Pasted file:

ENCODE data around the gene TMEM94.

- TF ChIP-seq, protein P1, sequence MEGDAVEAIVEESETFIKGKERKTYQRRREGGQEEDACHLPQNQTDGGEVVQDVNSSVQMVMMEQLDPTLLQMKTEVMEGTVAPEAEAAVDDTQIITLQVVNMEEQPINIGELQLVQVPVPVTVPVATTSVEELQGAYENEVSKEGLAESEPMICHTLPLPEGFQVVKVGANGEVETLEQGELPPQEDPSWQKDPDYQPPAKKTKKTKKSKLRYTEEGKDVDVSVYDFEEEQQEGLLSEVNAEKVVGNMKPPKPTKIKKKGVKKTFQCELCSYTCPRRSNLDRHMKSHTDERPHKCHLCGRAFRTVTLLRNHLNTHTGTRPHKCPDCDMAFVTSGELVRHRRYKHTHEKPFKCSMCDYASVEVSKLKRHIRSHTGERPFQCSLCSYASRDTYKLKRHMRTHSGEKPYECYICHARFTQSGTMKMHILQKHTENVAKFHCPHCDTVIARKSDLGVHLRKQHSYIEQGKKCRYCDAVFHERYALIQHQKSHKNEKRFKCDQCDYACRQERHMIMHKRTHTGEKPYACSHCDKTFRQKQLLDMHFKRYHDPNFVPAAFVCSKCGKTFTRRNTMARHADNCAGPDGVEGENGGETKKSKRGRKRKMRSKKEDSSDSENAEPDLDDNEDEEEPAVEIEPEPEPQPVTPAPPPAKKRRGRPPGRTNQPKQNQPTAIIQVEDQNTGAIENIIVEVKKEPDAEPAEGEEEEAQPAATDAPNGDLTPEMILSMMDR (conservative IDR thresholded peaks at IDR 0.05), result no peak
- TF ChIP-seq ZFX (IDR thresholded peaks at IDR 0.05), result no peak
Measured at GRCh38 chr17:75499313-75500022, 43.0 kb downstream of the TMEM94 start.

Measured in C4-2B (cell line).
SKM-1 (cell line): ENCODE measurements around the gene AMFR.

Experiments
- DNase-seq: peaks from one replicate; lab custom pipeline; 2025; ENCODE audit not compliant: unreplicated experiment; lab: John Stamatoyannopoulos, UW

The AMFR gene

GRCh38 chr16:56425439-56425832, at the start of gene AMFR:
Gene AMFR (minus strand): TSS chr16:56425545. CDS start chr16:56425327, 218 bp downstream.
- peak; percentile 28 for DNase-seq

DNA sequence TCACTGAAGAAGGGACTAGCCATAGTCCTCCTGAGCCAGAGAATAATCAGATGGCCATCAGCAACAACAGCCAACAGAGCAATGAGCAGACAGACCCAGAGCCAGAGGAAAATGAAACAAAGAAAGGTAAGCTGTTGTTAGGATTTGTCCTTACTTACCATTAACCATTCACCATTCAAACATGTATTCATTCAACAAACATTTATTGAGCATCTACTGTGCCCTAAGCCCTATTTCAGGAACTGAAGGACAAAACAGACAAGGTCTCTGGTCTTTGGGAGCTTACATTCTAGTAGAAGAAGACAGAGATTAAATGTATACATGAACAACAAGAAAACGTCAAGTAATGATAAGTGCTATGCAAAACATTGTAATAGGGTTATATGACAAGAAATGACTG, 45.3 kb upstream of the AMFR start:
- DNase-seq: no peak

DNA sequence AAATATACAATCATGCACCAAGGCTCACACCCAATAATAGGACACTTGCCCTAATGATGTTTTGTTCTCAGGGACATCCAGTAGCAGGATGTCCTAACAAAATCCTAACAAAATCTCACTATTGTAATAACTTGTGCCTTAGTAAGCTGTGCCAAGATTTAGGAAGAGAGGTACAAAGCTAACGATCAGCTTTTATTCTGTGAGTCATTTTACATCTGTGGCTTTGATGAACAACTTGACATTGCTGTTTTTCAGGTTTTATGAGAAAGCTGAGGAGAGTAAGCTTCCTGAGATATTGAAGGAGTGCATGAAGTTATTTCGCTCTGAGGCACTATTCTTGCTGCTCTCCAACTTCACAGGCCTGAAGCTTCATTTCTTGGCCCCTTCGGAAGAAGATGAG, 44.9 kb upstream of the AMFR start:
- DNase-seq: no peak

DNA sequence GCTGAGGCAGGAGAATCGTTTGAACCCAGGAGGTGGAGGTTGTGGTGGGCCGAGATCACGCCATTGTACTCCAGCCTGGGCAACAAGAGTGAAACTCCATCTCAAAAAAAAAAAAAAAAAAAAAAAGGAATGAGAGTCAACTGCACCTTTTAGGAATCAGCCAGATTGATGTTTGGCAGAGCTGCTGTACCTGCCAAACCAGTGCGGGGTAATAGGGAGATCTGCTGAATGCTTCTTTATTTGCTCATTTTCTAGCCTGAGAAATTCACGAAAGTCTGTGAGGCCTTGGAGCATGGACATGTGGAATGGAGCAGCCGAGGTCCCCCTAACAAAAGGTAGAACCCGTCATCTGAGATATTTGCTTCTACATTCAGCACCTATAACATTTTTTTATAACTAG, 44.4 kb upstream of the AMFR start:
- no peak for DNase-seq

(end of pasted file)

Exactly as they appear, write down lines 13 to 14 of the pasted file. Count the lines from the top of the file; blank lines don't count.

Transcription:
DNA sequence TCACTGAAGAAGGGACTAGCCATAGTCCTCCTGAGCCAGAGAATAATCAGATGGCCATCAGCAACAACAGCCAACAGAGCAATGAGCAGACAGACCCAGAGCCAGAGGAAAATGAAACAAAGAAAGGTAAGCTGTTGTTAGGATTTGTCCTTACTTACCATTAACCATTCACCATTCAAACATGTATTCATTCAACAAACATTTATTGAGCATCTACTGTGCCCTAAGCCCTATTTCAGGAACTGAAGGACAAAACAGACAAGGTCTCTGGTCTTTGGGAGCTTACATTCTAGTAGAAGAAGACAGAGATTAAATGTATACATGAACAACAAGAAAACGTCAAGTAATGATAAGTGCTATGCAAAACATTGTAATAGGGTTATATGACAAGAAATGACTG, 45.3 kb upstream of the AMFR start:
- DNase-seq: no peak